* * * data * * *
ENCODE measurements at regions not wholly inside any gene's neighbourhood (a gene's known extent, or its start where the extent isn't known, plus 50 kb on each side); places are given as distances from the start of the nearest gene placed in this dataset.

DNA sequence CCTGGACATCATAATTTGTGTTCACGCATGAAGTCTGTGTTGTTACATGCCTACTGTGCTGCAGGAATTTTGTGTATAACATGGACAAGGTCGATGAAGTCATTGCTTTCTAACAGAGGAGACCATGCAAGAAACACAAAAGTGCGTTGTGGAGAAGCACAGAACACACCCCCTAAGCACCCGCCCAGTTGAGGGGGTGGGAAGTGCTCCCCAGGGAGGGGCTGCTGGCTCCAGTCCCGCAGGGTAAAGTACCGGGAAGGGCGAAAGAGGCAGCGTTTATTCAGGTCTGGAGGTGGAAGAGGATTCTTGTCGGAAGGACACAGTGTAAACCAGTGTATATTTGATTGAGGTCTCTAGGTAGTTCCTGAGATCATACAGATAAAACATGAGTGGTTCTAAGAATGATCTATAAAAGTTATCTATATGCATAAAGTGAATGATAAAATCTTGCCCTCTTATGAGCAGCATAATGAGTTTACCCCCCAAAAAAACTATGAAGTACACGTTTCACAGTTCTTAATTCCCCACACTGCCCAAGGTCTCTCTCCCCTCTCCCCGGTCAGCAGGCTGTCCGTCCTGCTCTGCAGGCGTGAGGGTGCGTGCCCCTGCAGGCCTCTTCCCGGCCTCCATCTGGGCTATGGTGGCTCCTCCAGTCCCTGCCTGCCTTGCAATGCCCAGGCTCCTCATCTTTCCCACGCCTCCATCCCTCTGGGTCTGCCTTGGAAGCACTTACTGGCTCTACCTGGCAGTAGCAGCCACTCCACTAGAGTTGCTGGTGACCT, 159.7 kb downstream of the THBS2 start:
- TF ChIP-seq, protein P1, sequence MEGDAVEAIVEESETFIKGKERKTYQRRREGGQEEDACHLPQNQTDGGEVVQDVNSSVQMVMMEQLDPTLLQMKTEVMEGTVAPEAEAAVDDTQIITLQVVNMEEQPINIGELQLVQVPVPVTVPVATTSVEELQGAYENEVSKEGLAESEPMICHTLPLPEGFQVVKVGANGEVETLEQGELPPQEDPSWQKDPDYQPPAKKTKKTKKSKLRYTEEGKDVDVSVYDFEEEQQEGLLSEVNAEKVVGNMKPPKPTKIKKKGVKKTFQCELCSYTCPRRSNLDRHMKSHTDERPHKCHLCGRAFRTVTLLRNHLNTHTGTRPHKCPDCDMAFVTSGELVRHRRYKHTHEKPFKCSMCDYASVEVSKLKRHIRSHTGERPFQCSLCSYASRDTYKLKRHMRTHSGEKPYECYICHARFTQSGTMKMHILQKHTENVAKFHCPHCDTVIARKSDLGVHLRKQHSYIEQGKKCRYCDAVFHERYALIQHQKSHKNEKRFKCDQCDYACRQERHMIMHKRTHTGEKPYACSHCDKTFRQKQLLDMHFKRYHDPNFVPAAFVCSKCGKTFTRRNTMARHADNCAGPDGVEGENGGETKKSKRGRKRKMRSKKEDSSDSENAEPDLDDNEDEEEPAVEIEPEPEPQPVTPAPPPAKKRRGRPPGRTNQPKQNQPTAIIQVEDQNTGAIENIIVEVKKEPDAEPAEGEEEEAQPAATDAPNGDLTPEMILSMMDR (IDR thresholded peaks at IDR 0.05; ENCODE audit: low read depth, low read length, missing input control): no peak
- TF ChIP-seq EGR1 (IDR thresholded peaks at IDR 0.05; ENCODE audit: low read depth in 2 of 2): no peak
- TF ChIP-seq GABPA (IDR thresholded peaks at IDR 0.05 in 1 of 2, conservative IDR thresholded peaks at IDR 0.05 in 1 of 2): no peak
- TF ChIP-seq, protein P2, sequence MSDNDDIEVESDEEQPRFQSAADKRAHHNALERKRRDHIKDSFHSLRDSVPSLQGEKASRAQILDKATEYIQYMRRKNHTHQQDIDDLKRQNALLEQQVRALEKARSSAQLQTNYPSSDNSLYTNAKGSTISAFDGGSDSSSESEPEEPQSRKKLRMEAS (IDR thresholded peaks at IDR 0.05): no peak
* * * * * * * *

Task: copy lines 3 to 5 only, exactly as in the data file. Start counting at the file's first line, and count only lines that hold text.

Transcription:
- TF ChIP-seq, protein P1, sequence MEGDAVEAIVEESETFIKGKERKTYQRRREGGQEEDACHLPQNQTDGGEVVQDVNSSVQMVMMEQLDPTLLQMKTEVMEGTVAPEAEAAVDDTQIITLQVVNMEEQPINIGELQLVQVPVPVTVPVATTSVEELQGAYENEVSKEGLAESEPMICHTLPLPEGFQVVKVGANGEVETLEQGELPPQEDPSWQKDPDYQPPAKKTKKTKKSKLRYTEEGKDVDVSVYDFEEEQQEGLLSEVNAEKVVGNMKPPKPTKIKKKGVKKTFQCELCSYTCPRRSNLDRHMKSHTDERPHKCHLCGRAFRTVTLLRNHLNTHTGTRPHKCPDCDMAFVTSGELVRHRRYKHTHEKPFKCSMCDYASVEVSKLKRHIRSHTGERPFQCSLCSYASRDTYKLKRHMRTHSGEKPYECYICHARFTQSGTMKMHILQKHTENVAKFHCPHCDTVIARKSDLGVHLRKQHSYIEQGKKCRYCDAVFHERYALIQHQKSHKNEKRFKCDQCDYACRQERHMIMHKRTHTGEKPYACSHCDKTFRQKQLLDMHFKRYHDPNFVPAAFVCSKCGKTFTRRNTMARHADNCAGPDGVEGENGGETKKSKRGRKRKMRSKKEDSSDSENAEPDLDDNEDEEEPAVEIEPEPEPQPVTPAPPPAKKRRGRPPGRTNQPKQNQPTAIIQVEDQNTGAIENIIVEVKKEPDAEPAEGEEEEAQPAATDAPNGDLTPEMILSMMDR (IDR thresholded peaks at IDR 0.05; ENCODE audit: low read depth, low read length, missing input control): no peak
- TF ChIP-seq EGR1 (IDR thresholded peaks at IDR 0.05; ENCODE audit: low read depth in 2 of 2): no peak
- TF ChIP-seq GABPA (IDR thresholded peaks at IDR 0.05 in 1 of 2, conservative IDR thresholded peaks at IDR 0.05 in 1 of 2): no peak